How to clean earbuds, glasses, keyboards and more

Here's the down-low on some of the grimiest things around.

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By Rebekah Lowin

Nobody really wants to think about it, but a few of our most treasured possessions are also some of the dirtiest. Meaghan Murphy, executive editor of Good Housekeeping magazine, shared the real story on some of the filthiest items we own — and some tips on how to properly clean them.

Check out our interactive guide to learn how to clean your home from top to bottom.

How to clean earbuds and headphones

What you need:

What you need to know: Earbuds come in contact with body oil, sweat and makeup — and it probably doesn't help that they're often inside your ears. Believe it or not, a study from the Online Journal of Health and Allied Sciences found that 68 percent of earbuds from frequent users contained bacteria, including staph bacteria. While mostly harmless, some of the bacteria could lead to an infection if they were to enter broken skin.

What you can do: First of all, don't share your earbuds! Secondly, don’t use water to clean the actual working electronics and certainly don't submerge them in water (alcohol, meanwhile, dries quickly, so it's a good option). If the buds have removable silicone covers, place those in white vinegar for five minutes or use a bleach/water solution. You can also use sterile alcohol pads to wipe them down.

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How to clean your keyboards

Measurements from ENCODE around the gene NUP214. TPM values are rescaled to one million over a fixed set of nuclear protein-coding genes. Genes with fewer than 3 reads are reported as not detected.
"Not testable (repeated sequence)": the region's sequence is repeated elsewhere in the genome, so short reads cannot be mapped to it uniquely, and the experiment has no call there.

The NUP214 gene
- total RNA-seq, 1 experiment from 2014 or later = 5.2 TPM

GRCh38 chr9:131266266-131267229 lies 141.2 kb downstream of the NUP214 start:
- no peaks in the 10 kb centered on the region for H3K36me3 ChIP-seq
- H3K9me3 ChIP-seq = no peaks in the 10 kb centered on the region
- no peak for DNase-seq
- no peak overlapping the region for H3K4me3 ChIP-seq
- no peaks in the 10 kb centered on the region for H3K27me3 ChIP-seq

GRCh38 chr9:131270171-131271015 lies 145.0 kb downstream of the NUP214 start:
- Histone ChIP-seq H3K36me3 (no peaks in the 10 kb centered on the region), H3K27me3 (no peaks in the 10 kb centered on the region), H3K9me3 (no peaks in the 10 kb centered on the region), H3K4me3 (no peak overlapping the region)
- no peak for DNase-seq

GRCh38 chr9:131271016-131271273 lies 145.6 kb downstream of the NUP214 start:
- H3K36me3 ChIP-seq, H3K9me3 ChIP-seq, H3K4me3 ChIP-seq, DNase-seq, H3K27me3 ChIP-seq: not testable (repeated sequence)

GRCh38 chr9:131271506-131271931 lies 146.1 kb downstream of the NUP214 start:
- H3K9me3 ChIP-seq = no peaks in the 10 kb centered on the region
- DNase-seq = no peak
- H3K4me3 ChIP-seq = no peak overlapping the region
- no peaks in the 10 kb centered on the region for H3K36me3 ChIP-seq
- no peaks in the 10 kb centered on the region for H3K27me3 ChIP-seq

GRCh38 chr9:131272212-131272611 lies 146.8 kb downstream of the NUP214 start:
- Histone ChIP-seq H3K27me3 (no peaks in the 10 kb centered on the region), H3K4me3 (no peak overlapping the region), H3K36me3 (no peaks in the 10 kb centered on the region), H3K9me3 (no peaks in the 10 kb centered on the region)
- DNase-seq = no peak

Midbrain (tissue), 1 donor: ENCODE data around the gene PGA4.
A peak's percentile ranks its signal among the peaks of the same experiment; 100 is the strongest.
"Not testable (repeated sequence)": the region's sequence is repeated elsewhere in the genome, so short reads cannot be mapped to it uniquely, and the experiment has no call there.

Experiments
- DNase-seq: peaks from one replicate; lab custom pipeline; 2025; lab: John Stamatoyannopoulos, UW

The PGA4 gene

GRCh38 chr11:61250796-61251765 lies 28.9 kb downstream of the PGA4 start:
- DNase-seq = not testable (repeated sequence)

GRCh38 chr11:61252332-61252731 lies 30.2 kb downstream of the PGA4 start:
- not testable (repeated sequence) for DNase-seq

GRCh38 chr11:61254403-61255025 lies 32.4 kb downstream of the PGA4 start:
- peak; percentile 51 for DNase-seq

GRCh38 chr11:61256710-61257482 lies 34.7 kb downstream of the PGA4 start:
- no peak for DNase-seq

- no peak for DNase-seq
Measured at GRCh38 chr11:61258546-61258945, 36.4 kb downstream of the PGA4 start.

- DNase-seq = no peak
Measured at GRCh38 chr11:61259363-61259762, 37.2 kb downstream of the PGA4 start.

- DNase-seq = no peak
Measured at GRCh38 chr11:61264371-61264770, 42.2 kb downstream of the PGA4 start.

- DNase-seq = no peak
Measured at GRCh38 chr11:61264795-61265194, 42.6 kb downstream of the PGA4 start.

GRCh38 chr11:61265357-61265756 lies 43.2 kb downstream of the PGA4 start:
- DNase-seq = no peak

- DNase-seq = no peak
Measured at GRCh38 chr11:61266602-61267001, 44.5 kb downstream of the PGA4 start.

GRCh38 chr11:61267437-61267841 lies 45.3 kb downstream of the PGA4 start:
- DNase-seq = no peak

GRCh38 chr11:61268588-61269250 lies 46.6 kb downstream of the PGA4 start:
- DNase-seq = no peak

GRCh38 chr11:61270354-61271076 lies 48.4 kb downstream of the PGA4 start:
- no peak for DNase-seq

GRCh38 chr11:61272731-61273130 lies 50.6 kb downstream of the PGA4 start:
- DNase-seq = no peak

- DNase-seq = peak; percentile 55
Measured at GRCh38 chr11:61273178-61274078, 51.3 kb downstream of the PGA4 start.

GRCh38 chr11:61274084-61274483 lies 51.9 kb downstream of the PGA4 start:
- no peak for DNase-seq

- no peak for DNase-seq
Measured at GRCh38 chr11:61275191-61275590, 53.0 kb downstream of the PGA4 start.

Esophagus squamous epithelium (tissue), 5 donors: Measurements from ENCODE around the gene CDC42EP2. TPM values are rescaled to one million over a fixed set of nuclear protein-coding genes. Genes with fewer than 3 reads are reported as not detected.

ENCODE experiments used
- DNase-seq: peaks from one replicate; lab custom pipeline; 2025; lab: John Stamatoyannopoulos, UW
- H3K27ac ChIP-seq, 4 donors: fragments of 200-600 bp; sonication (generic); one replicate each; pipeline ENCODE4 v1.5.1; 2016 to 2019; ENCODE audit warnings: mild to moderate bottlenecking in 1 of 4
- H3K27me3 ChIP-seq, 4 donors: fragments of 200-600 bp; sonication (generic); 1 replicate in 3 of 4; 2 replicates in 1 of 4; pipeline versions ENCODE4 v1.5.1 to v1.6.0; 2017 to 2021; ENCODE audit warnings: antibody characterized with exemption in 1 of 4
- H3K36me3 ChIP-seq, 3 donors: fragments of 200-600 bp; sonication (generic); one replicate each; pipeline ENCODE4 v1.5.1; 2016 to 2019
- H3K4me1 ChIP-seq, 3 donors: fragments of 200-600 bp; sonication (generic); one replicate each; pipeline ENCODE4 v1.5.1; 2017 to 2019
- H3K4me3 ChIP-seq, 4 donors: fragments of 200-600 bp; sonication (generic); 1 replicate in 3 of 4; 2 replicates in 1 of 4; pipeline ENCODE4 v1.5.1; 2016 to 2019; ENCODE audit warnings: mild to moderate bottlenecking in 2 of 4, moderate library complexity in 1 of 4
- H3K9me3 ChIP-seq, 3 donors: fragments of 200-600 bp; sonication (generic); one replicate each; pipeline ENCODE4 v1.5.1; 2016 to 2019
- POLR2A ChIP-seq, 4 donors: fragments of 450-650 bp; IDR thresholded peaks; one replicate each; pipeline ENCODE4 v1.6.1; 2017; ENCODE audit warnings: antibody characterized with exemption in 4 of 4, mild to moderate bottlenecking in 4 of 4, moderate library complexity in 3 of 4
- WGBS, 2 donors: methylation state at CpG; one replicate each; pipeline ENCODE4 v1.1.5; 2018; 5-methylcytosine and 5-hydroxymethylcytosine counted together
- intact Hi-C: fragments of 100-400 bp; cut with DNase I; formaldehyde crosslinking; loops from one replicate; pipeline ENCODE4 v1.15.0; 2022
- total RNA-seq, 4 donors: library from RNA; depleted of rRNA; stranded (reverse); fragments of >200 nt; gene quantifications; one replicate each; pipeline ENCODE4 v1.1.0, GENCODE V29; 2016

What you need:

What you need to know: A study from Kimberley Clark and the University of Arizona found that 27 percent of office keyboards and more than half of computer mouses are contaminated with mold, yeast and bacteria. Yikes. And an NSF study found mold on keyboards in 68 percent of homes. People tend to eat over their computers, which explains a lot.

What you can do:

  1. For starters, unplug your keyboard, turn it over and tap the back to remove any loose crumbs and debris from between the keys.
  2. Then, try using a hand vacuum to vacuum up the dirt.
  3. Finally, clean the keyboard with electronics cleaner spritzed on a soft cloth. You can also use an alcohol wipe. Or, you can also use a hairdryer to blow off dirt and debris. Make sure the setting is on “cool” so that you don't damage your keyboard.

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Another idea: Dip a cotton swab in alcohol (gently wring it out to make sure it doesn't drip) and wipe the individual keys to disinfect them without harming the electronics. Remember, you don't want moisture to get into the openings and crevices, so it's best not to spray the keyboard directly with any liquids.

How to clean your toothbrush holder

What you need:

What you need to know: Yes, toothbrushes harbor bacteria — there are hundreds of microorganisms in your mouth no matter how hygienic you are — but the American Dental Association says there isn't evidence that they'll make you sick. The toothbrush holder is actually more of a danger. An NSF study found that they are the second-most contaminated item in the home, with nearly a third harboring bacteria such as coliform. And 14 percent harbored staph, which could also indicate the presence of MRSA, a contagious and antibiotic-resistant form of staph bacteria that can lead to a potentially dangerous infection.